Both parents are obligated to support their child. In many cases, a parent who spends less time with a child than the other parent is ordered to pay child support to the other parent. A Columbia divorce lawyer can help you pursue an appropriate amount of child support, or fight against an excessive award of support. The parents may be able to reach an informal agreement about child support. However, a court will use the Maryland Child Support Guidelines. A court can create a withholding order directed to the employer of the paying parent. The child support amount is then withheld from paychecks and paid to a state agency, which pays the custodial parent.

DUI

Drunk driving is usually charged as a misdemeanor. In Maryland, a prosecutor can charge you with DUI if your blood alcohol concentration was at least .08%. You can face a driving while intoxicated (DWI) charge if your BAC was at least .07%. An officer who pulls you over for suspected drunk driving can use a Breathalyzer or perform a field sobriety test. Even if you blew a BAC over the legal limit, your attorney may be able to defeat the charge if a valid defense applies. For example, the police stop may have been improper, or the testing procedures may have been flawed.

Personal Injury

Personal injury lawsuits often arise from motor vehicle collisions, dangerous property conditions, defective products, and dog bites. Many personal injury lawsuits are brought under a theory of negligence. This means that your attorney will need to establish that you were injured because the defendant failed to take reasonable precautions under the circumstances. Compensation in a personal injury case may include medical costs, lost wages, pain and suffering, and property damage, among other items of loss. A family of a victim may be able to pursue a wrongful death claim after a fatal accident, seeking distinctive forms of compensation.

Car Accidents

Car accidents can result in serious injuries, including broken bones, paralysis, traumatic brain injuries, and severe burns. In Maryland, you will need to file an initial complaint for injuries arising out of a car accident within three years of the date of the accident. Many defendants allege a plaintiff’s contributory negligence, which means that the plaintiff was partly at fault. In Maryland, a victim cannot recover compensation if they were at fault for an accident to any degree. As a result, you should promptly retain an attorney who can fight back against these tactics.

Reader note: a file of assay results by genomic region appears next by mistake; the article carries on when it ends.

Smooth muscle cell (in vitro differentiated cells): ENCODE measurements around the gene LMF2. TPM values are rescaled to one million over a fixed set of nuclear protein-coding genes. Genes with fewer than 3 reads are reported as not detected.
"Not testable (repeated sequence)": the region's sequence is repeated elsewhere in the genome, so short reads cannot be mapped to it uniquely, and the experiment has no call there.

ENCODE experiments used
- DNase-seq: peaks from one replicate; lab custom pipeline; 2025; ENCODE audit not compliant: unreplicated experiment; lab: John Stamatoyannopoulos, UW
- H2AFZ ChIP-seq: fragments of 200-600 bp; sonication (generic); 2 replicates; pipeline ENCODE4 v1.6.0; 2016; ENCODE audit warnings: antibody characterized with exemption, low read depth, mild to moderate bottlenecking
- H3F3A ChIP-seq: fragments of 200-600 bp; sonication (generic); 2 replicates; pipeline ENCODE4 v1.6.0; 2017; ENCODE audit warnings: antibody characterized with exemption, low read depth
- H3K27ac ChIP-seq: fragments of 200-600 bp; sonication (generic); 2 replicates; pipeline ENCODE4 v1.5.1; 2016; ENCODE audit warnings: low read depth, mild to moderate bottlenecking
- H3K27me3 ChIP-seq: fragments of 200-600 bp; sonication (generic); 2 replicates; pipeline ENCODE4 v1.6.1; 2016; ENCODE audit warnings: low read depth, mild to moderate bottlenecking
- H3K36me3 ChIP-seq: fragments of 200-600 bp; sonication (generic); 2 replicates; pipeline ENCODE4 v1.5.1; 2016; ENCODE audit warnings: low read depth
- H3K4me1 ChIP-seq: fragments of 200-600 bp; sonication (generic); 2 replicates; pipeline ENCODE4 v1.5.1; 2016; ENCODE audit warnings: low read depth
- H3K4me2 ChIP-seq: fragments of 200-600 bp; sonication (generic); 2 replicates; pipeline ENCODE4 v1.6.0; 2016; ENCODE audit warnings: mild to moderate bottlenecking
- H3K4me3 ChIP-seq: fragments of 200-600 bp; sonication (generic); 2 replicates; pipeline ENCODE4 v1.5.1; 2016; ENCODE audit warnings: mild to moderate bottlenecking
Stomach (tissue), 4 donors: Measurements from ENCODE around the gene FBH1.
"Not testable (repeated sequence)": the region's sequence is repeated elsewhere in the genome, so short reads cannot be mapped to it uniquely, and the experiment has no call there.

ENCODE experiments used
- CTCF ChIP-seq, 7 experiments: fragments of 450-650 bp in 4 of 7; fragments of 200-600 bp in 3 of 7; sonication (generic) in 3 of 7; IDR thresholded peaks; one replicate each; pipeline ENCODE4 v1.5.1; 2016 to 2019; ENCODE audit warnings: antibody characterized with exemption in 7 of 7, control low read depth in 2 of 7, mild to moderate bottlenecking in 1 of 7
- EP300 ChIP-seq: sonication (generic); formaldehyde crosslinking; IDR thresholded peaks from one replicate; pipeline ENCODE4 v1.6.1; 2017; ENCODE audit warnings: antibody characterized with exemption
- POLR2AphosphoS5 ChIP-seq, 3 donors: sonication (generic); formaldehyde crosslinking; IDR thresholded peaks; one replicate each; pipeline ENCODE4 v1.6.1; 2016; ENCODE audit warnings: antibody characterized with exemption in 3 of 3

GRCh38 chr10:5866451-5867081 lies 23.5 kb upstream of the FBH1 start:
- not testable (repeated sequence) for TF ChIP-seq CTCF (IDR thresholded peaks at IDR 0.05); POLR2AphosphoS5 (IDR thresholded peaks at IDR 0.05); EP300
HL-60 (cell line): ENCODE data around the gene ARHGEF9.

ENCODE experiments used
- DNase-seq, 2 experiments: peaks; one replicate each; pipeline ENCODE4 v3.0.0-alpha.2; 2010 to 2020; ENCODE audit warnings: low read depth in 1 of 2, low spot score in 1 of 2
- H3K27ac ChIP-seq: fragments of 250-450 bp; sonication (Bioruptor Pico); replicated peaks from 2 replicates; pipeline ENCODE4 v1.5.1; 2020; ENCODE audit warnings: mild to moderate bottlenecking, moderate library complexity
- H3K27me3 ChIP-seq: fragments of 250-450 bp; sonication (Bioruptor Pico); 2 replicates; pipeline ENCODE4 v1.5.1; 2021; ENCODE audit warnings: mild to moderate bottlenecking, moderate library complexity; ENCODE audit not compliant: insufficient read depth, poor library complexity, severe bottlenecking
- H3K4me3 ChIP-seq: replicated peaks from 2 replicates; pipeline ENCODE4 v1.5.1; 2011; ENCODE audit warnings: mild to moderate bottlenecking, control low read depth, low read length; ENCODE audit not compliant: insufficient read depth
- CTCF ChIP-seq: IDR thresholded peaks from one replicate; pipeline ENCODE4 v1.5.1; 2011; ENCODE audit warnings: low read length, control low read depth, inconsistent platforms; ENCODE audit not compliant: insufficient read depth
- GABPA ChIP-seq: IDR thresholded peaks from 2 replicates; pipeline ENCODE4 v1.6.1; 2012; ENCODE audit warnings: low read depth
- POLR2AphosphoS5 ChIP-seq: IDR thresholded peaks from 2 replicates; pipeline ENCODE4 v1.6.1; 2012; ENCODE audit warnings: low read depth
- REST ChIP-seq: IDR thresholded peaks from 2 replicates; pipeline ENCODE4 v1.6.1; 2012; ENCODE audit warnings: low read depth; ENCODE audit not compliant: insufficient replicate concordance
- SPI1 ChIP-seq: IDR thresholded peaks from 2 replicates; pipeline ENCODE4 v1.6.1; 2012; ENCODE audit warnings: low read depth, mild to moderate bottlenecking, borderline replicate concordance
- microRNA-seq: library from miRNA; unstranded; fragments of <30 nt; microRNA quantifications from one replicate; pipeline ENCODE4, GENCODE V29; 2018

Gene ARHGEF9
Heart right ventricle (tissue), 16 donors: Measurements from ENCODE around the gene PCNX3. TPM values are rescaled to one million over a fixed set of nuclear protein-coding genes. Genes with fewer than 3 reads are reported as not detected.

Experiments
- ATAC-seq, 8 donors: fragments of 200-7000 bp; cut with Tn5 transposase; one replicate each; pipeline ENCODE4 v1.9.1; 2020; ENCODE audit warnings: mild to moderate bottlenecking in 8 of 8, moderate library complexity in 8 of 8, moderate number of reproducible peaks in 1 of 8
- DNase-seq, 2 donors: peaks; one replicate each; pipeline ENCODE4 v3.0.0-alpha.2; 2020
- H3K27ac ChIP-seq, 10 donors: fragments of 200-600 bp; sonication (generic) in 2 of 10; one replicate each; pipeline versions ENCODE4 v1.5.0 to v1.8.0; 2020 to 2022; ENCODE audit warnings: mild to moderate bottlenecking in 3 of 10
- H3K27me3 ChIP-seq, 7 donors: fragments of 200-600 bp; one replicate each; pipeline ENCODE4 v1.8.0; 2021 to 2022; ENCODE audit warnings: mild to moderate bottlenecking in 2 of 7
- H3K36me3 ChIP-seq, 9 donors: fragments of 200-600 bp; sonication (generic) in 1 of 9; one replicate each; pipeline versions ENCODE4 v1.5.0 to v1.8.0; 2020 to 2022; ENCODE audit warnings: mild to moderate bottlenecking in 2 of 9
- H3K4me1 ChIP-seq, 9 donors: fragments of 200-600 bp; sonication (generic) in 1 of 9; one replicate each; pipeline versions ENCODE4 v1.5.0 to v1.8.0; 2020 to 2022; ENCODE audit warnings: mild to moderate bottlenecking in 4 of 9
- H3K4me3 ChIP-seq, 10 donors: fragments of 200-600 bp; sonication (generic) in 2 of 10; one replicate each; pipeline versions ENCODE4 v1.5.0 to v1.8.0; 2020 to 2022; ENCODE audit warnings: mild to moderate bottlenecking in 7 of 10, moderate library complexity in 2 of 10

Wills and Estates

Estate planning can involve preparing a last will and testament, and possibly a trust, as well as reviewing life insurance policies and other documents. Appropriate estate planning can ensure that there are enough liquid assets to address immediate needs, pay the costs of estate administration, and protect beneficiaries. Your wishes for your burial and the distribution of your assets may be expressed in a last will and testament. A person who executes a last will and testament is known as a testator. In Maryland, a will must have an attestation clause and must be signed before two witnesses. Sometimes a trust serves as an effective alternative for a will, avoiding the probate process and allowing assets to be distributed more efficiently.

Consult an Experienced Attorney in the Columbia Area

We respect your time and money, and we cut through the bureaucracy to achieve results. We are personally involved with each of our clients and genuinely care about them. Fredric G. Antenberg represents people in the Baltimore area and in Howard, Anne Arundel, Montgomery, and Prince George's Counties. Call (410) 730-4404 or contact us online for a free consultation with a divorce lawyer in Columbia or assistance with a DUI, personal injury, or estate planning matter.